Mary: Coredemptrix, Mediatrix, Advocate
by Mark I Miravale, S.T.D.
The Coredemptrix, who uniquely participated with the Redeemer in obtaining the graces of redemption, continues her salvific role in distributing the graces of redemption with the Mediator and the Sanctifier. Part of this mediating role of Mary in God's dynamic drama of salvation includes the providential task of being the Advocate for the People of God. Along with mediating the graces of redemption from God to the human family, Mary also acts as the intercessory advocate for the People of God in their return to God. Mary not only mediates the graces of God to humanity as Mediatrix, but she also mediates the petitions of the human family back to God, in humble service of both. Mary intercedes to God the Father through the Son and by the Holy Spirit on behalf of humanity as our Advocate, especially in times of danger and difficulties.
Old Testament Role of the Queen Mother
We can see an authentic foreshadowing of the role of the Mother of Jesus as Advocate for the People of God in the Old Testament role of the Queen Mother, the role and office held by the mothers of the great Davidic kings of Israel.
In the Kingdom of Israel, the mother of the king (Heb., Gebirah, literally, "great lady" held the exalted office of the Queen Mother. Because the kings of Israel normally had numerous wives, the mother of the king was chosen to be the queen of the kingdom, due to her singular familial relationship with the king. The Gebirah or "Lady" of the kingdom assisted the king in the ruling of the kingdom in her noble office as the queen mother (cf. 2 Kings 11:3; 1 Kings 2:19; 1 Kings 15: 9-13; Jer 13:18,20).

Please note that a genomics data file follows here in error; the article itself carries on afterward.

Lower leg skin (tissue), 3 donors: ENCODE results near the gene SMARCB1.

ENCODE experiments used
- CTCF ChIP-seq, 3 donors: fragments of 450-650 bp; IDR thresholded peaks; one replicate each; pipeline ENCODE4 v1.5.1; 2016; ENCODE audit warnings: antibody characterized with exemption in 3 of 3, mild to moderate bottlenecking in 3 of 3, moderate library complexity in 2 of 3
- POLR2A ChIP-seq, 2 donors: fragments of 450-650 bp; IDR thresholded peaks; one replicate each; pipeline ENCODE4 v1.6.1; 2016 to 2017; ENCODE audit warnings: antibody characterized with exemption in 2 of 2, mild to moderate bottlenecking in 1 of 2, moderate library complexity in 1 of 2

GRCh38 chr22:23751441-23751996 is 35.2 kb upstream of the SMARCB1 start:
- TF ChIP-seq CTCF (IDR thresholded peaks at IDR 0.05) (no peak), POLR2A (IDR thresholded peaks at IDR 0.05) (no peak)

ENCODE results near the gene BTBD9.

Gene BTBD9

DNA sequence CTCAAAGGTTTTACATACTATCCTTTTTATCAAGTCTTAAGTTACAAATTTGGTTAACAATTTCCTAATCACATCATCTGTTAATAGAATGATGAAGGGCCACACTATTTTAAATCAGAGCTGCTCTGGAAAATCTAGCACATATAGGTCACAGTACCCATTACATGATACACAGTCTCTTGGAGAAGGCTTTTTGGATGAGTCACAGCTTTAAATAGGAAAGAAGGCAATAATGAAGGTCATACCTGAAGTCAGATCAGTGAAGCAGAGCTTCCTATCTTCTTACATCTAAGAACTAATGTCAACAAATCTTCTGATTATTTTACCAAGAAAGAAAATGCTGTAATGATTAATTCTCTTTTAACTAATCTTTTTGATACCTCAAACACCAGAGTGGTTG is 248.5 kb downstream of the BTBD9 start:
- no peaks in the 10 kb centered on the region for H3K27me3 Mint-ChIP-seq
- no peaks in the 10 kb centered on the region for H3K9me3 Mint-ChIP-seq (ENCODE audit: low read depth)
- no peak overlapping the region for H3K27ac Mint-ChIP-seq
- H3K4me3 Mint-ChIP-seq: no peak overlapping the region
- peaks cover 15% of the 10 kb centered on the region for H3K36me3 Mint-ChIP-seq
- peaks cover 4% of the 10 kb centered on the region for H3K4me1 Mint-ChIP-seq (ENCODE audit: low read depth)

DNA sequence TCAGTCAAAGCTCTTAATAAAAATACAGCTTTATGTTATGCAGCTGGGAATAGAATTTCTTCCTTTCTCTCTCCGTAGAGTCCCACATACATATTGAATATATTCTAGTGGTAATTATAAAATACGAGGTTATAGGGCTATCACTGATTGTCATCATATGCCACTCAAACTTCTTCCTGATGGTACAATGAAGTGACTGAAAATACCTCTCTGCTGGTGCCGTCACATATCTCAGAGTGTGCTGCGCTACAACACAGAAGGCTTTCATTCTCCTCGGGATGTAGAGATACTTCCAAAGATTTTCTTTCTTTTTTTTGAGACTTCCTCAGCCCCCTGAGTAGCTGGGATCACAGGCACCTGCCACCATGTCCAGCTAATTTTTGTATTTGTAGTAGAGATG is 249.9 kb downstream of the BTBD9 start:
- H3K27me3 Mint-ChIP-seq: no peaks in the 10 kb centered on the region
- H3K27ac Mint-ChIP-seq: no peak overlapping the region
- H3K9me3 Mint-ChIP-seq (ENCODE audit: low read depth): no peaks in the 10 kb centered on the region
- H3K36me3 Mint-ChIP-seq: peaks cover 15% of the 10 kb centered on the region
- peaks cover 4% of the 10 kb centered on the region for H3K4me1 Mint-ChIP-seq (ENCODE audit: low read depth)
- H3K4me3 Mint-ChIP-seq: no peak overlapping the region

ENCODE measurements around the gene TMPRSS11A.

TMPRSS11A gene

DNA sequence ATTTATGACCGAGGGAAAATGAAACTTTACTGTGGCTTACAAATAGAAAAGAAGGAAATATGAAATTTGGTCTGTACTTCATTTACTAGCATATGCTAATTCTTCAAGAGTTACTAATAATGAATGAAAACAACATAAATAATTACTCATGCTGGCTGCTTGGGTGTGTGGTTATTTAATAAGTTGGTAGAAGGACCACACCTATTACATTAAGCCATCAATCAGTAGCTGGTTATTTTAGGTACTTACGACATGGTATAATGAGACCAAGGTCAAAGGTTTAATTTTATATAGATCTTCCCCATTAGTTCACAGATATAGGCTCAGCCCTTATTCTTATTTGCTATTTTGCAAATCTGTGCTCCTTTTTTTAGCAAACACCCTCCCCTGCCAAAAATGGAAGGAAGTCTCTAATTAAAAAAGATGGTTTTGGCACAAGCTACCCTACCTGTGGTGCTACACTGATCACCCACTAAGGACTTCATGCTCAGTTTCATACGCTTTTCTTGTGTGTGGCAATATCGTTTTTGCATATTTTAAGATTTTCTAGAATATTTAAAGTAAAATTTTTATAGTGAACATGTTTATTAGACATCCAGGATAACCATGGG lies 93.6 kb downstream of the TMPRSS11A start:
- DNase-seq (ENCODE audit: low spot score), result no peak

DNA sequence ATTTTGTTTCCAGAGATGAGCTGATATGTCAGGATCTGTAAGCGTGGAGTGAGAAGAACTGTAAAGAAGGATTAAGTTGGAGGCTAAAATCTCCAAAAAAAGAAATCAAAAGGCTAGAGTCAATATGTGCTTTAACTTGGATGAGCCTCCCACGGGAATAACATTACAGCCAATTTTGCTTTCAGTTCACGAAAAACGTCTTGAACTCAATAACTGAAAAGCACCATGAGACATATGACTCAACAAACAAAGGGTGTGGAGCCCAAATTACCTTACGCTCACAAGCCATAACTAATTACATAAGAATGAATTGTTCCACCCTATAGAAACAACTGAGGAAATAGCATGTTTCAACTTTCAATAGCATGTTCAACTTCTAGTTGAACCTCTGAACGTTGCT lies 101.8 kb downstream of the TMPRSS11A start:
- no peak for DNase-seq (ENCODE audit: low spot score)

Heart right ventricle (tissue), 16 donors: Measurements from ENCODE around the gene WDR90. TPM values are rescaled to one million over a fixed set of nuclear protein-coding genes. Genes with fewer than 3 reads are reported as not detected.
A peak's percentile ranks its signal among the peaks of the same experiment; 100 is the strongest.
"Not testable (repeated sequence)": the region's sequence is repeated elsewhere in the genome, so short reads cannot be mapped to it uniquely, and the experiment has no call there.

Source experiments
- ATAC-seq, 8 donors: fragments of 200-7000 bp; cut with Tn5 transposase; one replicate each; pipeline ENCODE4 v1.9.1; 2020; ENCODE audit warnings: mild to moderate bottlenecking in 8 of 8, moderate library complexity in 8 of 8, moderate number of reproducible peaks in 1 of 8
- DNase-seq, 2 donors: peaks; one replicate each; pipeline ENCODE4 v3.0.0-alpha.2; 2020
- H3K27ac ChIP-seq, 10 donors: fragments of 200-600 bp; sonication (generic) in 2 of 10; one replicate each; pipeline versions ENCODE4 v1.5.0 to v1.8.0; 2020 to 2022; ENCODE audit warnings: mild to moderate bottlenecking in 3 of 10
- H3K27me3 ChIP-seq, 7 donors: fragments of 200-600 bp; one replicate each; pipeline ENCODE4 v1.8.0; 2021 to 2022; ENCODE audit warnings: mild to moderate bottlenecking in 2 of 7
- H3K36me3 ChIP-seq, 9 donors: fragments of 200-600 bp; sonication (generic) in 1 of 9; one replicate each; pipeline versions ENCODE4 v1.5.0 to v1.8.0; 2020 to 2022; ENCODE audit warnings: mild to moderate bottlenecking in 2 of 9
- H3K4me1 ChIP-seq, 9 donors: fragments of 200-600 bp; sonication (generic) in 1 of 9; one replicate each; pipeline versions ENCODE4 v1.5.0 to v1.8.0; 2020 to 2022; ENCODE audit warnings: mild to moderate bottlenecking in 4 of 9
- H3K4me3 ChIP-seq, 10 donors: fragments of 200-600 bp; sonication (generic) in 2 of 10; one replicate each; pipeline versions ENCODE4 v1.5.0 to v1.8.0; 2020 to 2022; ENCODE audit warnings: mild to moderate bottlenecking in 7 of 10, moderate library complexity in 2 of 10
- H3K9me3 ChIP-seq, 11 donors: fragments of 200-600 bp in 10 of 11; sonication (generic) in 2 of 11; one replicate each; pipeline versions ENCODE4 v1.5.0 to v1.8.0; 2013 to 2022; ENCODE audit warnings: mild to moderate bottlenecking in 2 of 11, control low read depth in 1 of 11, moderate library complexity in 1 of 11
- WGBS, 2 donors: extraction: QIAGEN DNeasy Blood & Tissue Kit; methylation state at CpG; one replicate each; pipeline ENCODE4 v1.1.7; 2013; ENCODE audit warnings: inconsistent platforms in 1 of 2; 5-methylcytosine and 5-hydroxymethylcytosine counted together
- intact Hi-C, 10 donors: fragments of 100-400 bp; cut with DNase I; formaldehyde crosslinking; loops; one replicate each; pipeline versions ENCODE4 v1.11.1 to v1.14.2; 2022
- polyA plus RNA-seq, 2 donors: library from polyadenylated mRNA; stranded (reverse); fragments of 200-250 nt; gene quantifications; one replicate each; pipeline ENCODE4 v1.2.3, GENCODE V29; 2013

The office and authority of the queen mother in her close relationship to the king made her the strongest advocate to the king for the people of the kingdom. The Old Testament understanding of an advocate is a person who is called in to intercede for another in need and particularly at court,  and no one had more intercessory power to the king than the queen mother, who at times sat enthroned at the right side of the king (cf. 1 Kings 2: 19-20). The queen mother also had the function of counselor to the king in regards to matters of the kingdom (cf. Prov 3 1:8-9; 2 Chr 22:2-4).
The recognized role of advocate of the queen mother with the king for members of the kingdom is manifested in the immediate response of King Solomon to his mother, Bathsheba, in this queen mother's petition for a member of the kingdom:
The Old Testament image and role of the queen mother, the "great Lady," as advocate to the king for the people of the kingdom prophetically foreshadows the role of the great Queen Mother and Lady of the New Testament. For it is Mary of Nazareth who becomes the Queen and Mother in the Kingdom of God, as the Mother of Christ, King of all Nations. The Woman at the foot of the Cross (cf. Jn 19:26) becomes the Great Lady (Domina) with the Lord and King, and thereby will be the Advocate and Queen for the People of God from heaven, where she is the "woman clothed with the sun...and on her head a crown of twelve stars" (Rev. 12:1).
Rev 12:1 - Advocate and Queen for the People of God
The role of the Mother of Jesus, the Great Woman and Lady of the Lord of Lords (Rev. 19:16) spans the whole of the written Word of God, from Genesis to Revelation, in her intimate union with Christ and the Church:
And Mary's providential office as Queen Mother and Advocate in the Kingdom of Christ, which is the Church, can be seen in the pages of the New Testament.
Queen Mother and Advocate
In the encyclical that teaches Mary's universal Queenship, Pope Pius XII tells us: "...the first one who with heavenly voice announced Mary's royal office was Gabriel the Archangel himself."
It is the angelic messenger of God that first refers to the office of the new Queen Mother and Advocate, in announcing to Mary, a young virgin from the house of David, that she will conceive a child that will receive the throne of David, and the kingdom of this new king will last forever: